Monthly Archives: June 2007

Drivers might pay road taxes by mile

Although better fuel economy sounds great for the pocketbook and good for the planet, it spells trouble for our long-term reliance on gas-tax money to finance transit and highway needs.

After spending more than it takes in for several years, the federal Highway Trust Fund is expected to run out of money for road projects by 2009.

So, as part of a $16.5 million nationwide study over the next two years, 450 Triangle drivers will help road-test a new way to pay for transportation — by the mile, not by the gallon.

Replacing the fuel tax with a mileage fee would be a long-range idea — and possibly a long shot.

Long shot or not, the issue of how to pay for state and federal roads does not to seem to going away any way soon.

See also New Technology for an Old Dilemma by Paul Sorensen and Brian Taylor

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NYC looks toward congestion pricing

New York City is already an expensive place to drive – tolls are $6 and a parking garage for just an hour can run you $20.  Now the mayor wants to make it so costly some people won’t even bother driving and will take mass transit instead.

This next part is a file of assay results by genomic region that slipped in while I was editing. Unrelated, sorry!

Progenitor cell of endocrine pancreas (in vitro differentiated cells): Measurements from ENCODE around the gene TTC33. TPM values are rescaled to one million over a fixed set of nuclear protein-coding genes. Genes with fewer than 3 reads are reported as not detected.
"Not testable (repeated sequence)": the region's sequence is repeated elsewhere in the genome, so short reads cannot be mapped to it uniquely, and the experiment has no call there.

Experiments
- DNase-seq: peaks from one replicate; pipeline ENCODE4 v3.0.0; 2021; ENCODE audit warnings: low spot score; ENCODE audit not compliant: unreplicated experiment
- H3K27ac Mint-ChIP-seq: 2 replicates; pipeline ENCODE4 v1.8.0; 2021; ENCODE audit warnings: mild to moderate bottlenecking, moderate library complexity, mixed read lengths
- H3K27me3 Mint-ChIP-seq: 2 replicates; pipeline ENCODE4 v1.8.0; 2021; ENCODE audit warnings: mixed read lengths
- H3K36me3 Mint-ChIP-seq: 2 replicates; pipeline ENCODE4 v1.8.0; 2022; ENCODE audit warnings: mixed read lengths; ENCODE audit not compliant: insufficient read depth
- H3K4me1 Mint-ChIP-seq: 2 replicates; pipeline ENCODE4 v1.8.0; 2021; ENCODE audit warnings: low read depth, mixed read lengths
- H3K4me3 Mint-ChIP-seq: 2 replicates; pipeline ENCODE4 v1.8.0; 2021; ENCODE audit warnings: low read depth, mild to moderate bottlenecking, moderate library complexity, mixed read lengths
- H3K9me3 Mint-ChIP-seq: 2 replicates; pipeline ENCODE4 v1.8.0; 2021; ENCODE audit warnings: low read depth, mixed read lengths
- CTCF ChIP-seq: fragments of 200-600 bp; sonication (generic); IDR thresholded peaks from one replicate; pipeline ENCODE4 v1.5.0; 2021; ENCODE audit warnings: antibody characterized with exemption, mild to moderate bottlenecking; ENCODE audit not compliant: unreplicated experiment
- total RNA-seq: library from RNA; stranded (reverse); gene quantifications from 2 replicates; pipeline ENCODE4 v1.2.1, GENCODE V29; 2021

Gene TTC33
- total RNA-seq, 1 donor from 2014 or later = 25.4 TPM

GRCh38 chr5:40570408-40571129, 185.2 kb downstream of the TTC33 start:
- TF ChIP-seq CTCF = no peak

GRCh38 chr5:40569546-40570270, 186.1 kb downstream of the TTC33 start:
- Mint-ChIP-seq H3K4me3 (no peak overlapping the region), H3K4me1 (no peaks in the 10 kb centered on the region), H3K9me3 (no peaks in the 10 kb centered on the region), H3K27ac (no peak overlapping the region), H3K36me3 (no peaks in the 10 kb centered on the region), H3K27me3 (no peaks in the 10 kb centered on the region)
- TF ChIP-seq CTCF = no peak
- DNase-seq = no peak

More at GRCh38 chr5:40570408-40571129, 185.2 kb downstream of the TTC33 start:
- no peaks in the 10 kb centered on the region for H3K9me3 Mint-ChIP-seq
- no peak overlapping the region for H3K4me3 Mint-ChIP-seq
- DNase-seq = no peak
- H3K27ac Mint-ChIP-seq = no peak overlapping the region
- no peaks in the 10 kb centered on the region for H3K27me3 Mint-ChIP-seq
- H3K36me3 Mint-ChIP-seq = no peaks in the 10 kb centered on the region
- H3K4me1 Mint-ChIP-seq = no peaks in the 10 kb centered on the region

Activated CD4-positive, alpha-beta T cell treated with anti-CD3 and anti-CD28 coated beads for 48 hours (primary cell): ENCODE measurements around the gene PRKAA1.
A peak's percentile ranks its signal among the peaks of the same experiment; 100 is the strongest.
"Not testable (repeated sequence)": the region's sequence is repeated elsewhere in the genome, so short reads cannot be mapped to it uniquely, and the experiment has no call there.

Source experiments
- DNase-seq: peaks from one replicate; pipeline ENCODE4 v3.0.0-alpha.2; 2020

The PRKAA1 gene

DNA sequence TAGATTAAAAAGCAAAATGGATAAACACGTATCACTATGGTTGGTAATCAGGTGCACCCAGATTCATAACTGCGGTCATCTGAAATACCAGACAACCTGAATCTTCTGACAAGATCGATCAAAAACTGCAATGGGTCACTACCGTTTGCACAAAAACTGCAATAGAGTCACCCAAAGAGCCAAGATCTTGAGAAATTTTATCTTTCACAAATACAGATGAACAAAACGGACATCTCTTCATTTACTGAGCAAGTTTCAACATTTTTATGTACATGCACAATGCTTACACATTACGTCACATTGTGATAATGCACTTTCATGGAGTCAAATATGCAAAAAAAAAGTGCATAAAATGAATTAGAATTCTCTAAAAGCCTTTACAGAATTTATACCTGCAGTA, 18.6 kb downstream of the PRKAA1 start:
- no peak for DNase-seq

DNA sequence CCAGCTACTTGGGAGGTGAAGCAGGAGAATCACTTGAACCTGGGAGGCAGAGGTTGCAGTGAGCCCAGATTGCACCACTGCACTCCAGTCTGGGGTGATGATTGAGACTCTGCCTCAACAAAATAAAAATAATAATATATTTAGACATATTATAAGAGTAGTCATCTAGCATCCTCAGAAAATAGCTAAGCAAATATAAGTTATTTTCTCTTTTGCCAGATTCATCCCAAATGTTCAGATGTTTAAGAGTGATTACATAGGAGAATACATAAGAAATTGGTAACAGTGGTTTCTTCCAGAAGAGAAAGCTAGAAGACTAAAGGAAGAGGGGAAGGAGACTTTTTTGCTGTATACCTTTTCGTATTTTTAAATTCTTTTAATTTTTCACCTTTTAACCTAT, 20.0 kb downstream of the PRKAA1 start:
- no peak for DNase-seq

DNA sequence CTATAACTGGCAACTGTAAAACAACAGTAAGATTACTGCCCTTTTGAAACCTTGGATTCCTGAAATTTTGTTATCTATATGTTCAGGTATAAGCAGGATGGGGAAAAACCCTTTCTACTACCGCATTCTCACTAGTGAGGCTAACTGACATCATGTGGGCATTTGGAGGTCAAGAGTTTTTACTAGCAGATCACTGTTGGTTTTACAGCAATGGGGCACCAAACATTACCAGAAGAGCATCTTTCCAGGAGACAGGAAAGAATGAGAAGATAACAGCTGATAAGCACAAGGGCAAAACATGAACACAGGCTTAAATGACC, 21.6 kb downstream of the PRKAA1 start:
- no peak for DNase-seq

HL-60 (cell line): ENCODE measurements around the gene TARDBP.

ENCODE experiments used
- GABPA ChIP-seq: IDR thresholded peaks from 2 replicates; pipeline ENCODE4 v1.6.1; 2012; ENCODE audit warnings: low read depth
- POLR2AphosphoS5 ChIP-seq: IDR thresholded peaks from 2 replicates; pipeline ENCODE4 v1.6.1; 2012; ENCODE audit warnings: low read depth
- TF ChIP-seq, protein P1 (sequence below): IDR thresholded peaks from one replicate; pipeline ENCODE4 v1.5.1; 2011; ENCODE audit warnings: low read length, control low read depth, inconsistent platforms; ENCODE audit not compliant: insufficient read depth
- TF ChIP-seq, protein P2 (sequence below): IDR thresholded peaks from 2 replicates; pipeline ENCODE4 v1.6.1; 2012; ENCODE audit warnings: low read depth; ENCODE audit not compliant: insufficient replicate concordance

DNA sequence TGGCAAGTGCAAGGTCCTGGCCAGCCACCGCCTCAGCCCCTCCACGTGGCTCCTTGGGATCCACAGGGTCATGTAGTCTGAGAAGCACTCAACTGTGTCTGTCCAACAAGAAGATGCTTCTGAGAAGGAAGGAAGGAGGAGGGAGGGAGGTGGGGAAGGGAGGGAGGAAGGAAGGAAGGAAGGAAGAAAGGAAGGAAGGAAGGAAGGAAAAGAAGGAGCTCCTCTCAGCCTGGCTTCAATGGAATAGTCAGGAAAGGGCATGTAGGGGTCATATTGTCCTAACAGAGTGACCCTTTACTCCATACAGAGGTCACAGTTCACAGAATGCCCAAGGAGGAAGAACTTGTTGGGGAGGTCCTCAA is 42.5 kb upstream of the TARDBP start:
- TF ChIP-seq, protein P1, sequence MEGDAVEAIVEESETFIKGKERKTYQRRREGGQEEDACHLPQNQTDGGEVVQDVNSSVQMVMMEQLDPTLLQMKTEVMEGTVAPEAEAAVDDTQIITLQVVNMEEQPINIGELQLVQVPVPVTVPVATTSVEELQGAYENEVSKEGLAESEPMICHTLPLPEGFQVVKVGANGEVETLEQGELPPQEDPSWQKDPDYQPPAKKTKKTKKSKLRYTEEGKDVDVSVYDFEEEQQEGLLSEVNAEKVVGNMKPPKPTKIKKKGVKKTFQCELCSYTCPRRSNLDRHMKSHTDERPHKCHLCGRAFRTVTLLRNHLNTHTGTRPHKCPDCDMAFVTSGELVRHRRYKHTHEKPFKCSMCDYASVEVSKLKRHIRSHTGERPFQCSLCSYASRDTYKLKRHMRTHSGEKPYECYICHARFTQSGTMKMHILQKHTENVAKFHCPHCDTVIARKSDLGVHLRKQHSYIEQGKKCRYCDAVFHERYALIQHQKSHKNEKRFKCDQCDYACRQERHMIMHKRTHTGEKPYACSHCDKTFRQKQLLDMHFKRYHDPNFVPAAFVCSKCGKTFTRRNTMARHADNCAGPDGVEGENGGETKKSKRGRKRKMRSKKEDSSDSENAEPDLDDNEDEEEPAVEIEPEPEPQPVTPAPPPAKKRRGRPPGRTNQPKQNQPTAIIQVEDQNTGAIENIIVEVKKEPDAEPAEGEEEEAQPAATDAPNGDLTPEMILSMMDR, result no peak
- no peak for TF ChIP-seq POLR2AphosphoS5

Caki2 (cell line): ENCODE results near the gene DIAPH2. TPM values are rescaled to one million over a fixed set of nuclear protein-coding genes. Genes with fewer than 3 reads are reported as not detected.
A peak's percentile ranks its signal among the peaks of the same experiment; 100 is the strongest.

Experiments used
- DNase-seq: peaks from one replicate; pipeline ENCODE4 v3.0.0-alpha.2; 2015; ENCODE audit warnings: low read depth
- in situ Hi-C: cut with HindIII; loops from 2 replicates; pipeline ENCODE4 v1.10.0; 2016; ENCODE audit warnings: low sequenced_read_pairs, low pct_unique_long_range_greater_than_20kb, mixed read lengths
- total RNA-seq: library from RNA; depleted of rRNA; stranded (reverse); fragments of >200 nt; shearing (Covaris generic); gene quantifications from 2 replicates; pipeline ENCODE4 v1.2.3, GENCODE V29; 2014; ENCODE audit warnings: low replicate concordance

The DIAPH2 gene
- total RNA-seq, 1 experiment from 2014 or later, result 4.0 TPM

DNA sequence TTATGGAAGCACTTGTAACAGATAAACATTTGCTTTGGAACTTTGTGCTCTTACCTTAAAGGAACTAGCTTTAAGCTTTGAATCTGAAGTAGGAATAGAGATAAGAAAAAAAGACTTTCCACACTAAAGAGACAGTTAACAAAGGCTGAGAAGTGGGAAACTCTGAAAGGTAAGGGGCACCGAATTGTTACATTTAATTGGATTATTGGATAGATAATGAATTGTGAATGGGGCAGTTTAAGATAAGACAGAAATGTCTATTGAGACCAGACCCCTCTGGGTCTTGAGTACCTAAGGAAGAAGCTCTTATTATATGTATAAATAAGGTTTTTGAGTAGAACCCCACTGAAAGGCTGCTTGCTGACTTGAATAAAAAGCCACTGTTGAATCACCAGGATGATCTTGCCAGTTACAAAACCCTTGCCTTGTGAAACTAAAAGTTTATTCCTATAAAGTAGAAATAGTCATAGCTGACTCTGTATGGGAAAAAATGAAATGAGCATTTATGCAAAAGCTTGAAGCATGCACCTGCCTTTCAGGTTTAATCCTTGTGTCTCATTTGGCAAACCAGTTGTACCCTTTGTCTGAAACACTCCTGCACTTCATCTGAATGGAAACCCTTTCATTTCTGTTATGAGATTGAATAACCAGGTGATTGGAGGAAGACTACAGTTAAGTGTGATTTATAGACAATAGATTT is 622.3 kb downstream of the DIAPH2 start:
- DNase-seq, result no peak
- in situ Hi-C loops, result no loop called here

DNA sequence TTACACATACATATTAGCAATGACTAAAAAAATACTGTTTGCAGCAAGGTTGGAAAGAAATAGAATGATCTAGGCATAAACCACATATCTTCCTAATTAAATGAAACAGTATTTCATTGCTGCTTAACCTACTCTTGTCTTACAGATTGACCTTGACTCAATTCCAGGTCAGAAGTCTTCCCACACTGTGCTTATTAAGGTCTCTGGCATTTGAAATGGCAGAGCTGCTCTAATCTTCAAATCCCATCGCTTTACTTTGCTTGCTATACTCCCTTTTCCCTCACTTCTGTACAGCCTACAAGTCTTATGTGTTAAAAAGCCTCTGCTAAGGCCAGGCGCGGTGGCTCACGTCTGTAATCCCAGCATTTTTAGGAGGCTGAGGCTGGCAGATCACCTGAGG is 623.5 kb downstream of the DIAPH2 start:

Mayor Michael Bloomberg is proposing to reduce traffic and pollution by charging cars $8 and trucks $21 to enter the busiest parts of Manhattan.

New York would become the first U.S. city to adopt a “congestion pricing” plan of this magnitude. The proposal is similar to a system that London has used since 2003, and officials there say it has significantly reduced congestion.

Read the full article . . . 

Virgin launches Europe’s first bio-diesel train

Europe’s first train powered by bio-diesel went into service in London with Britain’s next prime minister Gordon Brown on board for its maiden journey.

Finance minister Brown travelled on the Virgin Voyager train which left London Euston station for Llandudno on the north Wales coast.

The train has been modified to run on a blended fuel which is 20 percent environmentally-friendly bio-diesel — fuel derived from sustainable and biological sources such as rapeseed, soyabean and palm oil — and produces less carbon dioxide emissions than diesel.

Virgin Trains hopes to convert its entire fleet to run on bio-diesel if a six-month trial proves successful.

Read the full article . . .